The College of Education (COE) at Texas Christian University strives to support education both on and off-campus. The Center for Public Education and Community Engagement (CPECE), housed within the COE, is a research center that focuses on issues relating to public education and the communities that are connected to those schools. CPECE has a history of affirming education as a civil and human right and a public good.
Formerly called the Center for Public Education, the organization recently re-branded to add “Community Engagement” to its title. Gabriel Huddleston, associate professor of curriculum studies and director of CPECE, explained that the name change was implemented for two reasons.
“One reason is that we wanted to expand the focus of the Center to include communities in and around public education. Schools are not built in isolation; they have connection points to other aspects of society and the community,” he said.
Huddleston continued on to explain that part of CPECE’s expansion includes conducting more research and program evaluation for its community partners.
“We’d like to bring the resources of TCU as a research institution to bear in a positive way for schools and community partners. We want to help them achieve their goals, and help them do it more efficiently and effectively,” he said.
Frank Hernandez, dean of the College of Education, views community partners as critical to the success of TCU faculty and students.
“Working together with schools, districts and other non-profits to address and invest in their questions provides an opportunity to improve programs and services for children and families in our communities,” he said. “Our program evaluation efforts are grounded in equity. We work together to systematically collect, analyze, and use data to tell a compelling story about the effectiveness and efficiency of programs.”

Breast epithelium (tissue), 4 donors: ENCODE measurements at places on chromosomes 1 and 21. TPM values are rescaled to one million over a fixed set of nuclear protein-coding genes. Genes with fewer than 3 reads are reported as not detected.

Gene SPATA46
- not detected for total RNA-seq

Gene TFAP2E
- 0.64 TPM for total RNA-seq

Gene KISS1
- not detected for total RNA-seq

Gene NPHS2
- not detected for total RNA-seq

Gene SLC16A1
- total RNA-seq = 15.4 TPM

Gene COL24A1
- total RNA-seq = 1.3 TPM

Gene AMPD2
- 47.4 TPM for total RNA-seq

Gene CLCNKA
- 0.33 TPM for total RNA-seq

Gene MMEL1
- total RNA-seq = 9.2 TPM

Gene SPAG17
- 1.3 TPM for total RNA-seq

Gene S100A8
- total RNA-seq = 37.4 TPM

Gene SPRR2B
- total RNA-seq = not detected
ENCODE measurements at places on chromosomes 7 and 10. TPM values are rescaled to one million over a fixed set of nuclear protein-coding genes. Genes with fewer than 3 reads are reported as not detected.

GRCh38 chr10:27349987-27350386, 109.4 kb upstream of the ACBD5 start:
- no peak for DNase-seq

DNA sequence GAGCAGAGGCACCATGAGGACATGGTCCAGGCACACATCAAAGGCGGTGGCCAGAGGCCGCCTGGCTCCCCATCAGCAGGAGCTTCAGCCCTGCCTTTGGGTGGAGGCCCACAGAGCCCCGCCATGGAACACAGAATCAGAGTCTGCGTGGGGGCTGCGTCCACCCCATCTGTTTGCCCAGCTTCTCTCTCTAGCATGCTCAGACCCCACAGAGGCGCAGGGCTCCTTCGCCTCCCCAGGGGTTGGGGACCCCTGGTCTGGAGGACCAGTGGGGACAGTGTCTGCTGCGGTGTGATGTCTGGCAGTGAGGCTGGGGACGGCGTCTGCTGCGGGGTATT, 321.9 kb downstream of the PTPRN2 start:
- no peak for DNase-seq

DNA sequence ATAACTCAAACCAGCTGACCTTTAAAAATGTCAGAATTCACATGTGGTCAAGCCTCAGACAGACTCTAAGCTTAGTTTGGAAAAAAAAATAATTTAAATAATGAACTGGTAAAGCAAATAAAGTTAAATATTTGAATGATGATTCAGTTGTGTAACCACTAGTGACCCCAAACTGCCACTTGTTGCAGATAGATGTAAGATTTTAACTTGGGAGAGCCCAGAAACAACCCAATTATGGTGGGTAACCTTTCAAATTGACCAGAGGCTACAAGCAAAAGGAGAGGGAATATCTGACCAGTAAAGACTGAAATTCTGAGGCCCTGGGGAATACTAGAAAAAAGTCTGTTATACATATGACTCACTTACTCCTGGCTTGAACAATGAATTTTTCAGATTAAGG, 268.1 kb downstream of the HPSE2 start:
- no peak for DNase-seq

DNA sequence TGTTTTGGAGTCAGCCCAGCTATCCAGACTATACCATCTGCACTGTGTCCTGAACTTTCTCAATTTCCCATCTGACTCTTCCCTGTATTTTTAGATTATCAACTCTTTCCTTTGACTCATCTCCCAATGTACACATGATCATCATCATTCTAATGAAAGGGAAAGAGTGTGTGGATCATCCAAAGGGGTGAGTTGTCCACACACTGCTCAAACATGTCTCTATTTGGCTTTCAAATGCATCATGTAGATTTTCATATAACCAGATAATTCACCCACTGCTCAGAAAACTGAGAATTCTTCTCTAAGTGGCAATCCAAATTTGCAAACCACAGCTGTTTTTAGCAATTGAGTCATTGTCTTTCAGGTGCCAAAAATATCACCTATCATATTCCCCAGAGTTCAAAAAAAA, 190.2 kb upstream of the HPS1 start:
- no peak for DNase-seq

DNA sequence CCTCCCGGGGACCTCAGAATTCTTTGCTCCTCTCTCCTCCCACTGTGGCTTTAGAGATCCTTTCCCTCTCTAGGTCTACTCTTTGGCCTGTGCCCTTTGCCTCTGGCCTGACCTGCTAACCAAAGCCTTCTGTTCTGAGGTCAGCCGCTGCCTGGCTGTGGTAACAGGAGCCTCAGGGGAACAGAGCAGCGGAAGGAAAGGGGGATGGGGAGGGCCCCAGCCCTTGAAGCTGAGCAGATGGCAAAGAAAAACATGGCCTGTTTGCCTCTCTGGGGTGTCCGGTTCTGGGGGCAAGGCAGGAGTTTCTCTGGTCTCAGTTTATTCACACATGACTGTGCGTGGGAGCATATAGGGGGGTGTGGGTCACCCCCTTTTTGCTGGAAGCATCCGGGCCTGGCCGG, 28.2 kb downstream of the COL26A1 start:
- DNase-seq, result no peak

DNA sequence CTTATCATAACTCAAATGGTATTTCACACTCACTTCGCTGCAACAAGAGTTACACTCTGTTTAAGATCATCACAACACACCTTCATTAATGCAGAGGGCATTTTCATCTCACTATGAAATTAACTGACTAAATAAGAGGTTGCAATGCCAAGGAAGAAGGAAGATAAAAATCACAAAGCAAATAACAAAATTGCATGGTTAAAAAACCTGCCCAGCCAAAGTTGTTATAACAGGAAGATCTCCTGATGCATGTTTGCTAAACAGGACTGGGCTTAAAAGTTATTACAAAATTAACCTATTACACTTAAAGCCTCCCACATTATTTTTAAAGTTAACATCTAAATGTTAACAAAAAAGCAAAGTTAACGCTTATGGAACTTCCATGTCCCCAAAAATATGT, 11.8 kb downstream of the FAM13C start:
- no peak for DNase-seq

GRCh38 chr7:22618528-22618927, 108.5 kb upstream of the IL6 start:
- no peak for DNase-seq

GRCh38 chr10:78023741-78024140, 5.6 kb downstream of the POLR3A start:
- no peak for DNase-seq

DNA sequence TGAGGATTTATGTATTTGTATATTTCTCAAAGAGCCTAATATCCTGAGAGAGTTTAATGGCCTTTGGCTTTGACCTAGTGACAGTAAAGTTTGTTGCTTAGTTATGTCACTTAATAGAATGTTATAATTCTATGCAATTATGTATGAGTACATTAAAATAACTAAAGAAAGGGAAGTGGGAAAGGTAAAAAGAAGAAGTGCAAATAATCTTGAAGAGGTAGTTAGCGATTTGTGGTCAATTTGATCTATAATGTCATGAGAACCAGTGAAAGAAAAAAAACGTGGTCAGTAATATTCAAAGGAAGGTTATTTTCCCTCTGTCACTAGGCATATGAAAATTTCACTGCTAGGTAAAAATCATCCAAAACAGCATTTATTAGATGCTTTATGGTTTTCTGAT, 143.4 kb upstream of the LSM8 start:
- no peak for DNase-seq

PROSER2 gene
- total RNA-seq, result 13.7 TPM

TCU students also benefit from working with CPECE. Nicole Weinberg, a curriculum studies doctoral student from the Fort Worth area, has met others who share her passion for equitable changes in education and the broader community through CPECE.
“Working with CPECE on program evaluation has allowed me the opportunity to apply the skills and knowledge that I’m cultivating in my coursework together with a dedicated team of professors, other graduate students and community stakeholders,” said Weinberg.
This year, Kayla Bullard, an educational leadership doctoral student, coordinated CPECE’s Aspiring Educators event alongside Katie Fonville, career and technical education department chair at Western Hills High School. Aspiring Educators is part of an ongoing partnership between CPECE and Western Hills, where students interested in education have the opportunity to visit TCU’s campus for the day to learn about applications, scholarships and the college experience.
“It’s about influencing and training the next generation,” said Bullard. “What they receive in our classrooms will shape their value, experience and belief about education,” she said.
Bullard was also inspired to continue teaching high school through her work with CPECE and Western Hills, even though she was ready to move in a different direction. “When I met those students, I realized that I was trying to run away from what I was called to do. Having that opportunity to visualize, influence, impact, strengthen, encourage—it came directly from the CPECE program.”
The Center for Public Education and Community Engagement has been serving the community for over two decades, and plans to do more meaningful work in the years to come. Through community-focused programming and program evaluation, CPECE will forge new partnerships that strengthen public education on multiple levels.